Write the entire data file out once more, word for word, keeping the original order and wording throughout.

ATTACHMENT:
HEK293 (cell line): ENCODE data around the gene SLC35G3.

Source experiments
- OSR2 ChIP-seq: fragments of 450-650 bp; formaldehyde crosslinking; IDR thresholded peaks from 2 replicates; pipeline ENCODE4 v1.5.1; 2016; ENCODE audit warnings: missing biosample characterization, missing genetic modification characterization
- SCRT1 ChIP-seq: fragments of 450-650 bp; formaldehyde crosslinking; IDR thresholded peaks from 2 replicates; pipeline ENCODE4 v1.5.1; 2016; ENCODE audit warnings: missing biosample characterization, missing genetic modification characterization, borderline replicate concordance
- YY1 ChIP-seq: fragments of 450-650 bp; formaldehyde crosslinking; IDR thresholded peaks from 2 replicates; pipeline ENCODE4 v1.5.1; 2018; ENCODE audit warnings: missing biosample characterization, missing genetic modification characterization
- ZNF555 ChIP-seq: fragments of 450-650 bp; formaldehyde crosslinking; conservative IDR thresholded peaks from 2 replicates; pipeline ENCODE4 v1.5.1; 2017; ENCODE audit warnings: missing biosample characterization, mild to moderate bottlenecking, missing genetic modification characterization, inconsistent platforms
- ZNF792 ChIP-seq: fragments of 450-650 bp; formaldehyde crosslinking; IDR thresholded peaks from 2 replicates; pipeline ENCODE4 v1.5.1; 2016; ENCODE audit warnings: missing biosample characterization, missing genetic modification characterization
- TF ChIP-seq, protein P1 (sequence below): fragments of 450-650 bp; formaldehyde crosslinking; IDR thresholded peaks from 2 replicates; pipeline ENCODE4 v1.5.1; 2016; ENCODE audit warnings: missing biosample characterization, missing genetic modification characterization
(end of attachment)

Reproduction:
HEK293 (cell line): ENCODE data around the gene SLC35G3.

Source experiments
- OSR2 ChIP-seq: fragments of 450-650 bp; formaldehyde crosslinking; IDR thresholded peaks from 2 replicates; pipeline ENCODE4 v1.5.1; 2016; ENCODE audit warnings: missing biosample characterization, missing genetic modification characterization
- SCRT1 ChIP-seq: fragments of 450-650 bp; formaldehyde crosslinking; IDR thresholded peaks from 2 replicates; pipeline ENCODE4 v1.5.1; 2016; ENCODE audit warnings: missing biosample characterization, missing genetic modification characterization, borderline replicate concordance
- YY1 ChIP-seq: fragments of 450-650 bp; formaldehyde crosslinking; IDR thresholded peaks from 2 replicates; pipeline ENCODE4 v1.5.1; 2018; ENCODE audit warnings: missing biosample characterization, missing genetic modification characterization
- ZNF555 ChIP-seq: fragments of 450-650 bp; formaldehyde crosslinking; conservative IDR thresholded peaks from 2 replicates; pipeline ENCODE4 v1.5.1; 2017; ENCODE audit warnings: missing biosample characterization, mild to moderate bottlenecking, missing genetic modification characterization, inconsistent platforms
- ZNF792 ChIP-seq: fragments of 450-650 bp; formaldehyde crosslinking; IDR thresholded peaks from 2 replicates; pipeline ENCODE4 v1.5.1; 2016; ENCODE audit warnings: missing biosample characterization, missing genetic modification characterization
- TF ChIP-seq, protein P1 (sequence below): fragments of 450-650 bp; formaldehyde crosslinking; IDR thresholded peaks from 2 replicates; pipeline ENCODE4 v1.5.1; 2016; ENCODE audit warnings: missing biosample characterization, missing genetic modification characterization